The auditorium is perfect in the lower part, and the scena still retains some of its decoration - both columns and carved entablature.
The auditorium is little less perfect than that of Aspendus and very nearly as large; but the scena wall has collapsed over stage and proscenium in a cataract of loose blocks.
Among the city's attractive features are Idlewilde Park and a beautiful auditorium, built as a memorial to the soldiers and sailors of the Civil War.
(1887); the Hoyt Library and the Public Library; a large auditorium, belonging to the city; an armoury; the Germania Institute, with a kindergarten, a gymnastic school and a German library; and a free bathhouse and manual training school (1903), a part of the public school system.
The Handley library (1910), a memorial to John Handley, a part of whose estate was bequeathed to establish industrial schools for the poor of Winchester, and an auditorium are owned by the municipality.
Prominent among its buildings are the federal building, the auditorium, the public library and the Masonic library, which contains one of the best collections of Masonic literature in the world.
Among its prominent buildings are the United States government building, the Capitol (erected1866-1903at a cost of $3,200,589 and one of the best state buildings in the country), the county court house, the public library (1882), an auditorium (with a seating capacity of about 5000), the Y.M.C.A.
Verus by the architect Zeno, for the heirs of a local Roman citizen (as an inscription repeated over both portals attests), its auditorium has a circuit of 313.17 feet.
Other prominent buildings are the Masonic Temple, the Chamber of Commerce, the Lumber Exchange, the Bank of Commerce, the Auditorium; the buildings of the Metropolitan Life (formerly the Guaranty), the Security Bank, the Northwestern National Bank, the First National Bank, the Andrus, the New York Life, and the Young Men's Christian Association; Hotel Radisson and West Hotel.
The plan is that of the conventional Roman theatre; the semicircular auditorium, which seated some 5000 persons, is, like that of the Dionysiac theatre, partly hollowed from the rock.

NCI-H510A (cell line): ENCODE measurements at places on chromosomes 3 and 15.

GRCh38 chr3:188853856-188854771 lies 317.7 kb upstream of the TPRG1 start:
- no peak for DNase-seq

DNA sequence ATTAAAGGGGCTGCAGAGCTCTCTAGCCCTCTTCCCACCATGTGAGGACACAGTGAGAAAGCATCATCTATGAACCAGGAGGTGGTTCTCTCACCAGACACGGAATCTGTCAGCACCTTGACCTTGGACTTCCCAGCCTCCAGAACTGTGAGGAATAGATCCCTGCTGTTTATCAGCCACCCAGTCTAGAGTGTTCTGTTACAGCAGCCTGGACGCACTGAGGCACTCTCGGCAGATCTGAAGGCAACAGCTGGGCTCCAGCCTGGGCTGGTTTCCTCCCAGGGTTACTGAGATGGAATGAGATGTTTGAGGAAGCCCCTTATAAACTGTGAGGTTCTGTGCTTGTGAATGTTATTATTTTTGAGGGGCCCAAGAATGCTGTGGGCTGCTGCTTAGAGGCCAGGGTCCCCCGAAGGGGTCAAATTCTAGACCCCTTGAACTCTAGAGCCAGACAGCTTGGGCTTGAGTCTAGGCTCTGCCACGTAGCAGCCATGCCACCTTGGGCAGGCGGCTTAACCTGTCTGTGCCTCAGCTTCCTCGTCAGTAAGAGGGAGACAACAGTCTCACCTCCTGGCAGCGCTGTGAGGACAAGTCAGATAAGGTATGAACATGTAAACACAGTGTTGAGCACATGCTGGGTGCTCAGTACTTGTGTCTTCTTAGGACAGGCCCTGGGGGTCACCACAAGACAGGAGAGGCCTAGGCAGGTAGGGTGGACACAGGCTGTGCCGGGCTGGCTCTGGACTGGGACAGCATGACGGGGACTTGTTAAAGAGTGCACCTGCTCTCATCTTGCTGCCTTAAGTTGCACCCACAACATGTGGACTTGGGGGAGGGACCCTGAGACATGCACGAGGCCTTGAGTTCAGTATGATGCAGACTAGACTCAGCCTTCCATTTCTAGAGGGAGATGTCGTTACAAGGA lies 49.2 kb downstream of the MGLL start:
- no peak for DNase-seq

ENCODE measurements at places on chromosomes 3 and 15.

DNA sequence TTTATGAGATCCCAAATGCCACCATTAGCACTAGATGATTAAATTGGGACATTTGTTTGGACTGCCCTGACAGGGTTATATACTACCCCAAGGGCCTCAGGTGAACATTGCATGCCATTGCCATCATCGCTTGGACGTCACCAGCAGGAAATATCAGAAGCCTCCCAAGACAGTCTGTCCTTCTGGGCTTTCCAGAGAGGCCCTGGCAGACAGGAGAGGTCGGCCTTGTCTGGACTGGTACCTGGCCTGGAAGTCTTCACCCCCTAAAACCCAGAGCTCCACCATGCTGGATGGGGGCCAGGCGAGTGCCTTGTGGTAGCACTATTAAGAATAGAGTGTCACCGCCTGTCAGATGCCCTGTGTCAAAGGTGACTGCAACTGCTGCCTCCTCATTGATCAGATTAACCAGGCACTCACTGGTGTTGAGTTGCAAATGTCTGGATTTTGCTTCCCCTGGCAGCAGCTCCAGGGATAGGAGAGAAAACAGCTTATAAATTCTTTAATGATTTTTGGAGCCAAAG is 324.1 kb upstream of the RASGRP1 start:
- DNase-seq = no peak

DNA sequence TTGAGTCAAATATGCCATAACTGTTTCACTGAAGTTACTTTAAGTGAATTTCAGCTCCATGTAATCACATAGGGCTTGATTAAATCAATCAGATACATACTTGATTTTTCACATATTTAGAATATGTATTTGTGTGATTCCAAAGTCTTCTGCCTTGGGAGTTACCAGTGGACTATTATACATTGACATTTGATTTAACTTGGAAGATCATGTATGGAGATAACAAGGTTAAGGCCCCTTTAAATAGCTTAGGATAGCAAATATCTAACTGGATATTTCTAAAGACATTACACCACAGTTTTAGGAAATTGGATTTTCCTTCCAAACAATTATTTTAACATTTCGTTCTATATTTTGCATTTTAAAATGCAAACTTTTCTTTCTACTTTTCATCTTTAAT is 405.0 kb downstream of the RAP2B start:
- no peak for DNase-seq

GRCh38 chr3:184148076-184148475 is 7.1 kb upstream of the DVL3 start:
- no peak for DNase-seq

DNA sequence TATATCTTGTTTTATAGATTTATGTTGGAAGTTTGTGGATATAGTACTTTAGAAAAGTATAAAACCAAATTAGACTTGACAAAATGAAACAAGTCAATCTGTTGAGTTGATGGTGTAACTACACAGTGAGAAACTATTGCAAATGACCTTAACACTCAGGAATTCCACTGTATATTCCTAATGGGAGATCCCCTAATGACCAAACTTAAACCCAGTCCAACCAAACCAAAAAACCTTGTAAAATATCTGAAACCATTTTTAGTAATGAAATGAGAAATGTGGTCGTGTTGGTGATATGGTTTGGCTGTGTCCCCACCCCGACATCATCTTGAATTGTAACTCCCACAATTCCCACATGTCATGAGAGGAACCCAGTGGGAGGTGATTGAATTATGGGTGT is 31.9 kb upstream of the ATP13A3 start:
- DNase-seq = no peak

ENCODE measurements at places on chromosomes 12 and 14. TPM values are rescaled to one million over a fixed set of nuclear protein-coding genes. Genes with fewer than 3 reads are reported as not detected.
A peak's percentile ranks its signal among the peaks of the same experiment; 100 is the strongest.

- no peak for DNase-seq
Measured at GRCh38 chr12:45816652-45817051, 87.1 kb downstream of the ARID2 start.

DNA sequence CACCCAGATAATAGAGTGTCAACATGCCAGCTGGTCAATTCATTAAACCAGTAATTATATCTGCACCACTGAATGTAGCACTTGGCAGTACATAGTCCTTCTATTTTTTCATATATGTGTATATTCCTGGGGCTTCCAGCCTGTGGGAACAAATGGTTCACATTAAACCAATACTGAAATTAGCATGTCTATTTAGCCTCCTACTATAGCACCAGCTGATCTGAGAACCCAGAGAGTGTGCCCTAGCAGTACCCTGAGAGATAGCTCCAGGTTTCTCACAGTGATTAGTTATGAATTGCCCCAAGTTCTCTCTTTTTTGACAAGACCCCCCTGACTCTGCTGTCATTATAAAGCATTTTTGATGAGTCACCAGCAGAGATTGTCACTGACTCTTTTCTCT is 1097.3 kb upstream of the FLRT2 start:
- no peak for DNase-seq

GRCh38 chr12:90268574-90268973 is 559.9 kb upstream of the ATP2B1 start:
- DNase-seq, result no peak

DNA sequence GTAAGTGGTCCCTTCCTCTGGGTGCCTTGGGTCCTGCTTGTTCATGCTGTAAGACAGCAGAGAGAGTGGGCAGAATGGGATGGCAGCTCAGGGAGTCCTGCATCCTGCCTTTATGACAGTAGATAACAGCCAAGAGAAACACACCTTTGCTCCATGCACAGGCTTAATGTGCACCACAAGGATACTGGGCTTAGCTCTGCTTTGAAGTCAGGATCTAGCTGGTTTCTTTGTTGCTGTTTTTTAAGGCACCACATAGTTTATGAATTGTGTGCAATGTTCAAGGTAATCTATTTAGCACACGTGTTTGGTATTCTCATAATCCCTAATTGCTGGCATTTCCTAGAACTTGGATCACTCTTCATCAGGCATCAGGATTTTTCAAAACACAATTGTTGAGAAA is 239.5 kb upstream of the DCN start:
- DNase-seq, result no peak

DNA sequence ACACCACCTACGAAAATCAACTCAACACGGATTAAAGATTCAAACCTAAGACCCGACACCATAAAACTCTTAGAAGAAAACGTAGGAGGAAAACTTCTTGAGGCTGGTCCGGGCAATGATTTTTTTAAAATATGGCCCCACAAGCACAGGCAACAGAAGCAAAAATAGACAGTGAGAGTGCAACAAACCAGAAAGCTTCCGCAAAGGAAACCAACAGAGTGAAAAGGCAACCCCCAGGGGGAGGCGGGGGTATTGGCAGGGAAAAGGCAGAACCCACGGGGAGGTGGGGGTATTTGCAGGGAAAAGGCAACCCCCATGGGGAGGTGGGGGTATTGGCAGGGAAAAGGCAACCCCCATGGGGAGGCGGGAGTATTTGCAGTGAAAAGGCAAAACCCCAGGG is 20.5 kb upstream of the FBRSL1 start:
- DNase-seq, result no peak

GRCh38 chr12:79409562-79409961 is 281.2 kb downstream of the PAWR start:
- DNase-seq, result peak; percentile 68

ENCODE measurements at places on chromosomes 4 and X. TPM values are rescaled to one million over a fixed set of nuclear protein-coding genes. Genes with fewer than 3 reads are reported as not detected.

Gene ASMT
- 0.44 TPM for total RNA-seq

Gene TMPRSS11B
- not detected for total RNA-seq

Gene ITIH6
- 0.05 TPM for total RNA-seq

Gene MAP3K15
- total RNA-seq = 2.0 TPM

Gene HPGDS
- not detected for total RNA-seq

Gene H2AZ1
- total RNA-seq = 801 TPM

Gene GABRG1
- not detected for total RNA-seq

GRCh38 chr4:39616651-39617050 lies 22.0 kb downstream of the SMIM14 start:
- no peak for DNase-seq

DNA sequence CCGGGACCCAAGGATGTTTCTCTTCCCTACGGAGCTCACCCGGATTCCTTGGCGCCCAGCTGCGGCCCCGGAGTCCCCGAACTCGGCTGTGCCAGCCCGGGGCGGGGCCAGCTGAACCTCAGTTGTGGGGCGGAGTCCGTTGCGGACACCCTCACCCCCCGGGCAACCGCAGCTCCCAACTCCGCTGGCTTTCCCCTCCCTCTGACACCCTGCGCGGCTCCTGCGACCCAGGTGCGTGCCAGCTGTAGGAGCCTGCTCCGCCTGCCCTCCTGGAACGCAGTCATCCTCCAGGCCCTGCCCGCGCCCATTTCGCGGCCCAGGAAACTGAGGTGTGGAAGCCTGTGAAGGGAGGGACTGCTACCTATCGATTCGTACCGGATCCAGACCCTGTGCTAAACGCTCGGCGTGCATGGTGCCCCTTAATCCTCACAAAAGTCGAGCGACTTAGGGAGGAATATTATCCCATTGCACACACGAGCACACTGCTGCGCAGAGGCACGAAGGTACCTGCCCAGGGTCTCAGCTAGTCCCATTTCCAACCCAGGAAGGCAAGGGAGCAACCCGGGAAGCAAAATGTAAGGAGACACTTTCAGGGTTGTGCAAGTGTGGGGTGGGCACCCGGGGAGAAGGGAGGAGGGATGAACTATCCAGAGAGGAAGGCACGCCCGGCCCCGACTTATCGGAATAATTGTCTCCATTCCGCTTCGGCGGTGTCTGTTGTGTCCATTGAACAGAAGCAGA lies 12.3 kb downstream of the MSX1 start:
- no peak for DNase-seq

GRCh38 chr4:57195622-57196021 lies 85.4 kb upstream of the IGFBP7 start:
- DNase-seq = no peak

Among the important buildings are the Federal Building, the County Court House, the City Hall, a County Hall of Records, the Public Library with about 110,000 volumes in 1908, the large Auditorium and office buildings and the Woman's Club.
In some cases a failure to understand his meaning led to curious results; for example, the medieval custom, not uncommon in England, of placing rows of earthenware jars under the floor of the stalls in church choirs, appears to have been an attempt to follow out suggestions raised by Vitruvius as to the advantages of placing bronze vases round the auditorium of theatres.
The auditorium is in remarkable preservation, almost every seat being still in situ, except a few where the supporting walls have given way on the wings.
The principal buildings are the post-office, courthouse, city hall, an auditorium with a seating capacity of 5000, a Masonic building, an Oddfellows' temple, a Y.M.C.A.
The chief building in Des Moines is the State Capitol, erected at a cost of about $3,000,000; other important buildings are the public library (containing, in 1908, 40,415 volumes), the court house, the post office, the Iowa State Historical building, a large auditorium and two hospitals.
The arrangements of the stage and orchestra as we now see them belong to Roman times; the cavea or auditorium dates from the administration of the orator Lycurgus (337-323 B.C.), and nothing is left of the theatre in which the plays of Sophocles were acted save a few small remnants of polygonal masonry.
Auburn has a city hall, the large Burtis Auditorium, the Auburn hospital, two orphan asylums, and the Seymour library in the Case Memorial building.
He made his first appearance in public life as assessor in the auditorium of Papinian and member of the council of Septimius Severus; under Caracalla he was master of the requests (magister libellorum).
The theatre, which is set in the lower slope of Mount Cynthus, has the wings of the auditorium supported by massive substructures.
The acoustic properties of the theatre are extraordinarily good, a speaker in the orchestra being heard throughout the auditorium without raising his voice.
Of the city is an attractive Chautauqua Park, of 30 acres, with an auditorium capable of seating about 4000 persons; and there is an annual Chautauqua assembly.